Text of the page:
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Pozole à la Margarita

Merry Christmas from Mexico….

honey 4Margarita Granado checking on the hominy in Honey’s welcoming pale yellow kitchen.

Guest post
This comes from Honey Sharp, via Margarita Granado, who graciously showed us how to prepare her grandmother’s terrific version of Pozole, a traditional hominy soup. (For more, scan down to green.)

The Recipe
A Mexican soup for a cold day or just to warm your tummy and your palette. Its basic ingredients: hominy, poblano peppers, and chicken stock. Spices such as cumin and cilantro jazz it up and garnishes are a must. There are many versions — such as a pork base with red peppers — but I love this bright and subtle green one. Serves 8 people

3-5 chicken pieces, white or dark, with bone*
2 cups hominy**
1 large sweet onion, quartered
3 garlic cloves, sliced (or more if you like)
2 large poblano peppers
A generous handful of cilantro and celery leaves
A dash of cumin and oregano

About 1 cup of diced radishes
About 1 cup of sweet onion, diced, or sliced scallion, whites and greens
About 1 cup of cilantro leaves, or 1/2 cup coarsely chopped
8 lime wedges

*Chicken parts may be replaced with a flavorful chicken stock
**Here the hominy came in a plastic bag. In the use try to pick it up dried. Last choice, canned.

1) Simmer the chicken and hominy, onion and garlic in 3 quarts of water for about 1 hour, or until the chicken is very tender. Remove the onion and chicken. Discard the onion and chicken bones. Shred the chicken and reserve for the soup. (If the hominy isn’t quite cooked, simmer until slightly al dente.)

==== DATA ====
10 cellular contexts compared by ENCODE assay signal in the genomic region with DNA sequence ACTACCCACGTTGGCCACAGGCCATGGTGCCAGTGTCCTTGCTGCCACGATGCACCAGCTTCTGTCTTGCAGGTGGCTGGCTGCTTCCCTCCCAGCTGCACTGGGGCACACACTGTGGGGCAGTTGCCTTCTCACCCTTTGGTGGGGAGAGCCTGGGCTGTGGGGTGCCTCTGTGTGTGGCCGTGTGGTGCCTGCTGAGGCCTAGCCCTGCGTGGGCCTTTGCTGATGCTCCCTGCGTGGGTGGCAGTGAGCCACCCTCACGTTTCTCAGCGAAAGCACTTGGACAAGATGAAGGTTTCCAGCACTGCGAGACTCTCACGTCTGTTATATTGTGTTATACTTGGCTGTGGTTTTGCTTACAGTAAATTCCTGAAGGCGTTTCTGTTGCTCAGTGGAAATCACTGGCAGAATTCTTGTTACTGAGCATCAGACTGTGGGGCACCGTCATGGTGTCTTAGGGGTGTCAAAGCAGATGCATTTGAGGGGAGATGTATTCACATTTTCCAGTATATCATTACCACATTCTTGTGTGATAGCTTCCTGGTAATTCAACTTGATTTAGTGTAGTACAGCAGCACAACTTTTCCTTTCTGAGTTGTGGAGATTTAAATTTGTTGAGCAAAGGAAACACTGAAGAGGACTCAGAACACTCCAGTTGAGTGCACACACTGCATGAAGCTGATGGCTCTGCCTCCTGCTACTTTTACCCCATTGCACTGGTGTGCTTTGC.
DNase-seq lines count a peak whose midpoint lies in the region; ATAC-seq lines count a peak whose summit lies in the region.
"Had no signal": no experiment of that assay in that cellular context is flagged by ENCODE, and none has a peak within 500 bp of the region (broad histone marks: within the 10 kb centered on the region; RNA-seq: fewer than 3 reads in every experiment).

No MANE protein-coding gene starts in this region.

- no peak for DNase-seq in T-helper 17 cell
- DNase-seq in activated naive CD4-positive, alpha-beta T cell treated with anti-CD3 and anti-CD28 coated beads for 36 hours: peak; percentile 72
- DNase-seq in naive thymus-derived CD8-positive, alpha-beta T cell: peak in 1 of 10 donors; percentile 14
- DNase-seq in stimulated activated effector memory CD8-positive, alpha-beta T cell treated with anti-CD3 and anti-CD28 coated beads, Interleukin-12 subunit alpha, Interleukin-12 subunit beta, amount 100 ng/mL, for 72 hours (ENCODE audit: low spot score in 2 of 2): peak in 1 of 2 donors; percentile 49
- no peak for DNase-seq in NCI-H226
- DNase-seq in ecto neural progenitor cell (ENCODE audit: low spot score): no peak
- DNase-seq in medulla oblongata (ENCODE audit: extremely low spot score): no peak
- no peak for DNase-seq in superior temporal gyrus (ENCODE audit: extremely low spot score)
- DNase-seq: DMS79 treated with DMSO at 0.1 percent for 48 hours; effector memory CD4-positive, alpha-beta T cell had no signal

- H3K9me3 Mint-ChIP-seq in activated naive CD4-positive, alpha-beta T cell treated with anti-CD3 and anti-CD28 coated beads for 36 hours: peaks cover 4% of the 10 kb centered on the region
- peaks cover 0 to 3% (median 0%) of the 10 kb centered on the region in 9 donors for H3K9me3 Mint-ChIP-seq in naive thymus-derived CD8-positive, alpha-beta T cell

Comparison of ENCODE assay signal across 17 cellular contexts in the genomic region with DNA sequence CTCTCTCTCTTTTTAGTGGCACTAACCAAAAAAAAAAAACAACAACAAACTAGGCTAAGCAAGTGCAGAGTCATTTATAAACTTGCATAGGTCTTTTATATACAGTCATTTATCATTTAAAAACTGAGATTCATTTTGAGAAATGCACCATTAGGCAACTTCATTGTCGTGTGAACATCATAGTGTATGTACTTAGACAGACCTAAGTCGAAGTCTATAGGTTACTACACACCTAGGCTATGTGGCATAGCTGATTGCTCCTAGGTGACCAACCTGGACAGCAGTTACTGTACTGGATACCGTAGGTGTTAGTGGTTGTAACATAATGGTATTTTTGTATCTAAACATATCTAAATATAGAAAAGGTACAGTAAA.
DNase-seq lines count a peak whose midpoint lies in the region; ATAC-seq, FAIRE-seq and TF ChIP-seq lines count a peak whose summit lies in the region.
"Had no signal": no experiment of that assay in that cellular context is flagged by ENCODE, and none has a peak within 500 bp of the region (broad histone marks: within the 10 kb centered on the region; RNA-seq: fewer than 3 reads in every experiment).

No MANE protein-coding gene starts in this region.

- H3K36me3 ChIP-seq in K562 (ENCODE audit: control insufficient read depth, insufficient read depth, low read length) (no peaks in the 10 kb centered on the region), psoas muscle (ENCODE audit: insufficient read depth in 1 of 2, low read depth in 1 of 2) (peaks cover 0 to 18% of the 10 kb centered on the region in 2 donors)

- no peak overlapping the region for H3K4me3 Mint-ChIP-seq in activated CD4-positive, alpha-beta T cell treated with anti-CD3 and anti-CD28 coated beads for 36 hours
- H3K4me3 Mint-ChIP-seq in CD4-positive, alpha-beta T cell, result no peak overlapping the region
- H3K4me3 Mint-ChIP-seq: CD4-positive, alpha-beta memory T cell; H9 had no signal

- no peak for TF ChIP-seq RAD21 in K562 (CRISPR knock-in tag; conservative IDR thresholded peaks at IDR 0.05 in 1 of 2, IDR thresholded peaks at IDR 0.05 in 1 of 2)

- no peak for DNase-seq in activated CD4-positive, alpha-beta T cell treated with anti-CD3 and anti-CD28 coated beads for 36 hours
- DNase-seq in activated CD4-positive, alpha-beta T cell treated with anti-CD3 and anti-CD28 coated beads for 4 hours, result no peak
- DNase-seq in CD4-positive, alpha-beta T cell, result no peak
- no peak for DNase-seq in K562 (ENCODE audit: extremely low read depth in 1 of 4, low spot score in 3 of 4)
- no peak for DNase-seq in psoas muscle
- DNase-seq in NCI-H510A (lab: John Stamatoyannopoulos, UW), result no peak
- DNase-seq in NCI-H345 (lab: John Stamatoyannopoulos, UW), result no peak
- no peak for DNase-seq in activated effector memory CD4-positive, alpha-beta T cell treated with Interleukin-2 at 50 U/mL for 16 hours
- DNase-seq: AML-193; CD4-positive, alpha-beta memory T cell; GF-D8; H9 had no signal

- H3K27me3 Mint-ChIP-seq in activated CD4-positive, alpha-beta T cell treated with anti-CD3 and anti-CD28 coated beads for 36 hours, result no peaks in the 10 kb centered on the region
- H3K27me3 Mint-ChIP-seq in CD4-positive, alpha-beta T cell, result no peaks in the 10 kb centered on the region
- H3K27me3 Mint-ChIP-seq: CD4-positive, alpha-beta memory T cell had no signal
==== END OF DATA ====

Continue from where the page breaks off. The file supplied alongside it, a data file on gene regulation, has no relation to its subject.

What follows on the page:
2) While the stock is cooking, roast the poblanos directly on a gas flame, turning occasionally, or in a broiler. When blackened, cover with a kitchen cloth to steam. Slice in half lengthwise and remove the stem, seeds and burned skin. Slice. (See picture below.)

3) Add poblanos, cilantro and celery leaves, cumin, oregano to a blender with just enough water for smooth blending.

4) Add to the cooked stock. Cook another 20 minutes. The soup is ready when the hominy is soft but not mushy. (Think of pasta al dente.)

5) Before serving, add salt to taste and the shredded chicken. Ladle into bowls and let diners help themselves to the garnishes.

Note: This can be made with a flavorful vegetarian stock and cubes of tofu to replace the chicken.

A Few Comments on Honey’s Guest Post
Honey Sharp — — is avid gardener, landscape designer and writer, who divides her time between Berkshires, MA and San Miguel de Allende in Mexico, where I’m staying for the month, as usual.

Currently, as we’re both in San Miguel,  she invited me over to make a version Pozole with her housekeeper, Margarita, a fine cook. .It’s unusually rainy and cold here, but happily the  local ingredients morphed into a back-to-the-womb kind of soup that my Jewish grandmother would have made if she’s been Mexican.

Years ago, I’d developed a chunky pork version of pozole for the Joy of Cooking, but this is even better. Perhaps that’s because the flavors are local — fresh from our trip to the farmers’ market. Also, this hominy was tastier than the canned variety I’d used. (In the US, try to pick up dried hominy, often available at Mexican markets.)

Of course, all cultures have savor comforting soups, and this one really warmed the soul as well as my wet feet. Feel free to concoct your own version with whatever is on hand. I plan to add local vegetables to mine once I get home, and will try a tomato-based version next summer, maybe mixing hominy with fresh corn and adding a touch of smoked paprika for mystery.

Let me know what you come up with!

Honey 2

Roasting the poblanos direction on the gas flame

Honey 10

Otherwise elegant Honey looking kinda goofy:)

1 comment to Pozole à la Margarita